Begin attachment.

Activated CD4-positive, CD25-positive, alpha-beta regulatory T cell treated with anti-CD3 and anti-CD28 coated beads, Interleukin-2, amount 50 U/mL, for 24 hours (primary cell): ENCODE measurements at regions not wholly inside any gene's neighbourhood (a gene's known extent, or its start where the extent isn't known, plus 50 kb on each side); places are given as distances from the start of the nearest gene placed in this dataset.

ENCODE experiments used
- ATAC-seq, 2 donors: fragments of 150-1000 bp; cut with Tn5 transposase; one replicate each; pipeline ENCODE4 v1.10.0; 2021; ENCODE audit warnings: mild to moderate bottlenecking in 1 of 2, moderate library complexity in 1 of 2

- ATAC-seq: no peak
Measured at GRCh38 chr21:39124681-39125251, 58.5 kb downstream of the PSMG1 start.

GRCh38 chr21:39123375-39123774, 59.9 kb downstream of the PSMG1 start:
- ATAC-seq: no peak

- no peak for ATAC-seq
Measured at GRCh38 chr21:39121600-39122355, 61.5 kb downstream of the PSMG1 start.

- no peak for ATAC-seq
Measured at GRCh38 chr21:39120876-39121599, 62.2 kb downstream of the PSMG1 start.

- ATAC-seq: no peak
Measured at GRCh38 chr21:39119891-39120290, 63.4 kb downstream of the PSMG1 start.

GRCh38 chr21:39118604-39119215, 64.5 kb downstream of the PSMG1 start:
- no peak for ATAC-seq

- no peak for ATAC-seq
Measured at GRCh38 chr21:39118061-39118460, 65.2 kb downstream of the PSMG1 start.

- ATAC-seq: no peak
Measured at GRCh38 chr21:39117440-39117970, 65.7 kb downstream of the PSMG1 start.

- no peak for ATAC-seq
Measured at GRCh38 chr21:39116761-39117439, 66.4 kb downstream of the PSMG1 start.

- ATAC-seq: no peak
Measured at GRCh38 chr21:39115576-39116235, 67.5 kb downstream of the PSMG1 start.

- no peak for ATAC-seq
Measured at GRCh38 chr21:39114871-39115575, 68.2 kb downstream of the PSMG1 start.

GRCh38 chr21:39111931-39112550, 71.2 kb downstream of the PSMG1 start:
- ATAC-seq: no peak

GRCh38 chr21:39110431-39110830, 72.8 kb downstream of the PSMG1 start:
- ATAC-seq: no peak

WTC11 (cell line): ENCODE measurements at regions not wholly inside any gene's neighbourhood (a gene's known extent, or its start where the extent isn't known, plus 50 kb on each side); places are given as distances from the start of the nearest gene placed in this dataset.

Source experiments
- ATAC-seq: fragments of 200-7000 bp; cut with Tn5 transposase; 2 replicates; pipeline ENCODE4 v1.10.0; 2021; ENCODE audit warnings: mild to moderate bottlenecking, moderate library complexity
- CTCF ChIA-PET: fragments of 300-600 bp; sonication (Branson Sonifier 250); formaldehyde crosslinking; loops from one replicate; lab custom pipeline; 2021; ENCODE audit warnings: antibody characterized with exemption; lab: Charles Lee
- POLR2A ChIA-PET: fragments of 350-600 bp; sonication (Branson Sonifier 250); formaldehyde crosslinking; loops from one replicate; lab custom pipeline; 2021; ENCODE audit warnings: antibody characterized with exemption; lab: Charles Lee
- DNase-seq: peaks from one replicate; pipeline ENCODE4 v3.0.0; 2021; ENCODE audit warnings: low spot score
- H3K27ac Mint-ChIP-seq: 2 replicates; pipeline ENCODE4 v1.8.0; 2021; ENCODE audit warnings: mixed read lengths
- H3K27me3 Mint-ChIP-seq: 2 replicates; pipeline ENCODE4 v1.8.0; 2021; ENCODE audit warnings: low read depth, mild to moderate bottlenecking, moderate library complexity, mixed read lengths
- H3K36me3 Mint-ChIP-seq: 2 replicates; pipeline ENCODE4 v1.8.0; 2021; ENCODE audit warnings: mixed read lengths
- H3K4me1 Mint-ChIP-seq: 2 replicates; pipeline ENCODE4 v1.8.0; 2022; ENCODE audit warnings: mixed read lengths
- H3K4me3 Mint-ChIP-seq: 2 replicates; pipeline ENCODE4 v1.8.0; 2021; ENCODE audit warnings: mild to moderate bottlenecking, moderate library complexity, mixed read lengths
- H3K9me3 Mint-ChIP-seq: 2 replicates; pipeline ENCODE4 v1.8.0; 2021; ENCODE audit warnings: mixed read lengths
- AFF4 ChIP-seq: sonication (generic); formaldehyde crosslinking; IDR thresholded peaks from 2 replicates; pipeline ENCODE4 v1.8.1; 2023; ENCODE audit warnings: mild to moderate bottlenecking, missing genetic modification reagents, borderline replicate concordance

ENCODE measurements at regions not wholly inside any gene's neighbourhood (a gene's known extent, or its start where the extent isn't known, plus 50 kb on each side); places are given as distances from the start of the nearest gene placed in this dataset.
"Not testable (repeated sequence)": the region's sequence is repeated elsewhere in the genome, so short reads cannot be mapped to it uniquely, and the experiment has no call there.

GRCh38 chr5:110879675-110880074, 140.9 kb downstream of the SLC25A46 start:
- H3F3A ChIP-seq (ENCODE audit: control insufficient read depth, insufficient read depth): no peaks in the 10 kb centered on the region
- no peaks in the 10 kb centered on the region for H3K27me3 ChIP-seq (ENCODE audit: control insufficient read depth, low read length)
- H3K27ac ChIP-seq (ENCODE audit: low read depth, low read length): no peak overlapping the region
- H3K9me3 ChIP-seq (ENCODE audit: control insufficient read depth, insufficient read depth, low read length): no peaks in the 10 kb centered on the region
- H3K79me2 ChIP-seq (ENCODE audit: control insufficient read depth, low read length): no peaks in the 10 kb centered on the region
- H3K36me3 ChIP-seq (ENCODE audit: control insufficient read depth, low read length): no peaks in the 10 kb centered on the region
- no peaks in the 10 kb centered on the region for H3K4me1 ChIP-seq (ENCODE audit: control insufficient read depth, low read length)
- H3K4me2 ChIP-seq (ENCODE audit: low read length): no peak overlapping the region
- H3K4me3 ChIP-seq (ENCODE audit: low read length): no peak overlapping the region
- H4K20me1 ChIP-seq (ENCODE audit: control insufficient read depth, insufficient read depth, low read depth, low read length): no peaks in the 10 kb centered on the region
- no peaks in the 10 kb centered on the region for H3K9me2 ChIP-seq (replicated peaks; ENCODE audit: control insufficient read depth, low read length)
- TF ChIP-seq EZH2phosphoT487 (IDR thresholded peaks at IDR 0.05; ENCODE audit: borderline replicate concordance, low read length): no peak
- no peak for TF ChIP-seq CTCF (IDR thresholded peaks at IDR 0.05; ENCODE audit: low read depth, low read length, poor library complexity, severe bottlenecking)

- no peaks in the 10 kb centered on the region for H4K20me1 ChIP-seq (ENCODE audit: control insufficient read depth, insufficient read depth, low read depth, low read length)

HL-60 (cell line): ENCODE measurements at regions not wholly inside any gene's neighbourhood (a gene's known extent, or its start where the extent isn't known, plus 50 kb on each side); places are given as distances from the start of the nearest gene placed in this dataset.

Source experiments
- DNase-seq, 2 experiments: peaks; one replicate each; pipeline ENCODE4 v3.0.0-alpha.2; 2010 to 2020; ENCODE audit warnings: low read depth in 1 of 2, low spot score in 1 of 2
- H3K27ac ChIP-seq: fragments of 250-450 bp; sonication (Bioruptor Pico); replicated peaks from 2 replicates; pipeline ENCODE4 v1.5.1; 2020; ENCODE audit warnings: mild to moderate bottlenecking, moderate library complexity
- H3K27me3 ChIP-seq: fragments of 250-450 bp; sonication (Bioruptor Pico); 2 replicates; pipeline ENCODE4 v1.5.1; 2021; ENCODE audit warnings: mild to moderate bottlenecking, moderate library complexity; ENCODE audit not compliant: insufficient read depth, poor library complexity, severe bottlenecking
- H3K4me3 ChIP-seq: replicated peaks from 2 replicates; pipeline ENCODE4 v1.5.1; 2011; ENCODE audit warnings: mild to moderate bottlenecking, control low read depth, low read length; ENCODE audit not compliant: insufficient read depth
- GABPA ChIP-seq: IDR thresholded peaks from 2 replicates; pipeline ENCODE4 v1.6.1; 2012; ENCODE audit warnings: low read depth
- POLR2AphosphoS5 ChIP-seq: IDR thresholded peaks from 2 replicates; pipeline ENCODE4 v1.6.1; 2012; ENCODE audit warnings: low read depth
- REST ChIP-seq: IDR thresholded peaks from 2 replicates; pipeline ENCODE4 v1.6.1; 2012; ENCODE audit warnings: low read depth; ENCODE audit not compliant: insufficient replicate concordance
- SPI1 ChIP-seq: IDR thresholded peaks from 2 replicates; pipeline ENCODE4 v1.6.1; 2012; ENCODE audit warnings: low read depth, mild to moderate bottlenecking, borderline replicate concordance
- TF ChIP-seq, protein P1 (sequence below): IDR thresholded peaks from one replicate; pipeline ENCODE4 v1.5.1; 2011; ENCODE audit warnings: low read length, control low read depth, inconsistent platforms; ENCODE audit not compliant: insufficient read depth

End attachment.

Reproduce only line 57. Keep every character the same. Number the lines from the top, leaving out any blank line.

- TF ChIP-seq EZH2phosphoT487 (IDR thresholded peaks at IDR 0.05; ENCODE audit: borderline replicate concordance, low read length): no peak